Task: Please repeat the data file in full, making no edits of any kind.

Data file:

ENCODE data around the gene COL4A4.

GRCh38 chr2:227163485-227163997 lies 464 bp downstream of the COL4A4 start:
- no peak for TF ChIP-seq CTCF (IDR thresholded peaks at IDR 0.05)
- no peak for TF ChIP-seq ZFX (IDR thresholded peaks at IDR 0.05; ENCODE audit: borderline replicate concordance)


ENCODE data around the gene COL4A4.

GRCh38 chr2:227163485-227163997 lies 464 bp downstream of the COL4A4 start:
- no peak for TF ChIP-seq CTCF (IDR thresholded peaks at IDR 0.05)
- no peak for TF ChIP-seq ZFX (IDR thresholded peaks at IDR 0.05; ENCODE audit: borderline replicate concordance)